My husband and I drove north for a hastily-planned weekend trip for some hiking and biking, past the peak autumn foliage and the oppressive crowds driving to see it. The cloudy weather got cloudier. Traffic got lighter. When we stopped at a little inn on U.S. 2, we were exactly where we wanted to be.
You can call it “past peak.” I call it just fine.
It was not a weekend for grand vistas or clear night skies. Low clouds were the rule. My favorite lookout spot on the Weeks State Park Auto Road, which usually features a showstopping view of the Presidential Range, featured nothing but a wall of fog.
So instead of looking at things miles away, I spent more time looking at things like the carpet of red maple leaves under my feet. I liked walking for miles in the cool conditions. Segments of the Presidential Rail Trail were ideal.
The only noisy mile of trail was one I shared with ATVs in Gorham when I wanted to get a look at the Androscoggin River from a trail bridge. Once I’d done that, I scooted back west to where the trail was closed to motorized traffic. Once I was on that stretch, I saw a grand total of three other people in five miles of walking.
At one point during the weekend, the clouds lifted enough to reveal nearby Cherry Mountain, which for once wasn’t just a visual foil to all the other peaks in the area. I was lucky enough to be walking in the Pondicherry area when the sun came out and the view opened up.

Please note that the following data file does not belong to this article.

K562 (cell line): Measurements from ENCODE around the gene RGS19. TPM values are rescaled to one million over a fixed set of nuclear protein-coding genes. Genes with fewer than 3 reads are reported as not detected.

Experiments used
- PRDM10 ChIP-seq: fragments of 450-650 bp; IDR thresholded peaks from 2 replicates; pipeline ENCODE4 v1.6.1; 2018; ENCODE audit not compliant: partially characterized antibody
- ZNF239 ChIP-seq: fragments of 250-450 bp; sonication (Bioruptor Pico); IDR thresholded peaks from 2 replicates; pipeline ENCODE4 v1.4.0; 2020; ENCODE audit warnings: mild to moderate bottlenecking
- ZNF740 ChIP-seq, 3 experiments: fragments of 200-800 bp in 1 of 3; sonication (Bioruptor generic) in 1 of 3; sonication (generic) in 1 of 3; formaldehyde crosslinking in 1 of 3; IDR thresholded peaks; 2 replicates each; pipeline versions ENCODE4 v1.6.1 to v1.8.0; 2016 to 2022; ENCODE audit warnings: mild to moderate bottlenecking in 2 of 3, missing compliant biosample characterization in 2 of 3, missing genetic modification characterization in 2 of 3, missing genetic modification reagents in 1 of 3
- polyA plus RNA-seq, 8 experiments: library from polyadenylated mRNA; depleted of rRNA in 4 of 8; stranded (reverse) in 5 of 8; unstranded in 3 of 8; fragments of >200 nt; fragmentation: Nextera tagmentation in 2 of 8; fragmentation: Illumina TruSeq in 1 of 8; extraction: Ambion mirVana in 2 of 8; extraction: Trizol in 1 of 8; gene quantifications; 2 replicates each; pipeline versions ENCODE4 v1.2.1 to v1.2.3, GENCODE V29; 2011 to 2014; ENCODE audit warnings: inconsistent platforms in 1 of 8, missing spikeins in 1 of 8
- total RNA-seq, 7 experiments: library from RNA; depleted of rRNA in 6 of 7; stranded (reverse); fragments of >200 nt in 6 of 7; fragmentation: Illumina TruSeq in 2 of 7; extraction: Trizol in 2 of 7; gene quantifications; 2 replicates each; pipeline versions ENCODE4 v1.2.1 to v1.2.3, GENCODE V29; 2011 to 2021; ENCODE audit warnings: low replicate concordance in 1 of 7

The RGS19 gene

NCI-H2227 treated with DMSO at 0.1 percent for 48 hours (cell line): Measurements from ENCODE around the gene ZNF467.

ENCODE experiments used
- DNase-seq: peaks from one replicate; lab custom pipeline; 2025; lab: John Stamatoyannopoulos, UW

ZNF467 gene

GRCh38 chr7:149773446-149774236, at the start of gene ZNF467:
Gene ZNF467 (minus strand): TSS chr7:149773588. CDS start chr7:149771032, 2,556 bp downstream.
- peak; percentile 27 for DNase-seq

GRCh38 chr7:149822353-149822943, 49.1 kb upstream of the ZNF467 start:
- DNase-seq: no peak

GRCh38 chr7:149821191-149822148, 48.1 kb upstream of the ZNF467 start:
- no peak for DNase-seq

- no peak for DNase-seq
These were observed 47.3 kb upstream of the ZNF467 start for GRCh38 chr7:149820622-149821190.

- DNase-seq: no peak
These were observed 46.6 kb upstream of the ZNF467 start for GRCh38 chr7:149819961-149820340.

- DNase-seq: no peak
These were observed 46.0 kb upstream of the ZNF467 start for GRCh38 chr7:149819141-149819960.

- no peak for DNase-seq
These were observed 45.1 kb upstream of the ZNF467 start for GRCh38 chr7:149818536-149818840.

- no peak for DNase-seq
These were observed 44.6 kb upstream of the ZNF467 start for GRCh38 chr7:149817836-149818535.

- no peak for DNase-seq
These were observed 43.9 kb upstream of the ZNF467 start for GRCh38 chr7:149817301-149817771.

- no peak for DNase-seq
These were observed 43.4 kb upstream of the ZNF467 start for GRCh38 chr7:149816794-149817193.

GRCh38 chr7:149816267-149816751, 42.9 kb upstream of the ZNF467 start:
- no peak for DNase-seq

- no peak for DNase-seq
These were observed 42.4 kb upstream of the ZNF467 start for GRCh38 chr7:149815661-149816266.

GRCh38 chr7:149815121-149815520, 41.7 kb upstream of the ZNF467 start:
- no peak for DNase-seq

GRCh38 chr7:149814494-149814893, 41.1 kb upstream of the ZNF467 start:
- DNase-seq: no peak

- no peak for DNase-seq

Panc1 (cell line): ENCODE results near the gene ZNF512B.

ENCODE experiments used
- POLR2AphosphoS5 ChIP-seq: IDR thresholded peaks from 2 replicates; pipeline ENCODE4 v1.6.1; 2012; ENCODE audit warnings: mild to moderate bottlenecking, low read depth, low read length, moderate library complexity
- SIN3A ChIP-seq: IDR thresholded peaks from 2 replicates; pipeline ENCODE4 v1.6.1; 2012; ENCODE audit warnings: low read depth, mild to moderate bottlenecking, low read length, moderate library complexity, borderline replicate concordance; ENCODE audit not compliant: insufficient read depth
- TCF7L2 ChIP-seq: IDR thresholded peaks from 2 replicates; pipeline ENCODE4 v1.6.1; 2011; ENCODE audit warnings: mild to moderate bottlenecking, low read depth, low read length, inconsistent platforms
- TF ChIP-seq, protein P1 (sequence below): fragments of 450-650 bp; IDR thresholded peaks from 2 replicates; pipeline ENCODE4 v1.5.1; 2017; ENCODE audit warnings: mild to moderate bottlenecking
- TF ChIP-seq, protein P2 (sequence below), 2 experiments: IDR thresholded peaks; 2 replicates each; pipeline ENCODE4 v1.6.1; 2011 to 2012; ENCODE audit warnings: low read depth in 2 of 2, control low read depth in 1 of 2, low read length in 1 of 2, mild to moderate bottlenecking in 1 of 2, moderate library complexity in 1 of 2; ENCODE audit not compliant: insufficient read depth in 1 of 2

Note: there’s been extensive work recently on the Presidential trail in the Pondicherry area. The unpaved surface there is in the best shape it can be.
Another northern foray, another walk on the Cohos Trail’s Falls in the River segment. No trip to Pittsburg, New Hampshire on a 90-degree day would be complete without this through-the-woods walk to the unnamed flume on the Connecticut River, a half-hour walk south of the Second Connecticut Lake Dam.
Falls in the River, Pittsburg NH, June. Photos by Ellen Kolb.
Cracks in the granite give some tiny blossoms a home.
A peek at Second Connecticut Lake from the parking lot by the dam.
Notes on this trip: no moose. I figured the hot weather would keep them from being out on the roadside at midday, but I thought for sure I’d see one in the woods. I saw only their prints in the mud.
Bring your bug repellent of choice. It’s mosquito season. Also, it seems to be a fine year for ticks, which is bad news for the moose.
I was determined to get ice cream at Moose Alley Cones, but alas! It’s closed on summer Mondays. The fudge at Treats and Treasures next door was ample compensation. So was T&T’s air conditioning.
I’m a southern New Hampshire hiker, but I head upstate now and then. Another Cohos Trail trip is on my dream list, if I can somehow carve out a week or ten days from my schedule next year. Until then, I can turn to the fine guidebook for the trail, because it’s fun to read and it has good information as well. It’s one of my favorite trail guides. The book’s credited author is “The Cohos Trail Association,” but the man who did the writing is the trail’s founder, Kim Nilsen.
Here’s one paragraph that always brings me back to my 2009 hike on the northern third of the trail. Makes me want to head back sooner rather than later.
Continental Silence (by Kim Nilsen, from The Cohos Trail guidebook, 3rd ed.)
Coos County still harbors the sound of blood in your temples, rushing wind in close-packed red spruce needles, the burbling of countless rivulets of water, and the maniacal laugh of the loon. I’ve seen snowmobilers turn off their engines on a bald wintry summit and sit and listen to the grand silence. It is the sound of the great continent before the year 1600. The all-silence has been killed off like the eastern mountain lion, and now it reigns in only a tiny fraction of its former range.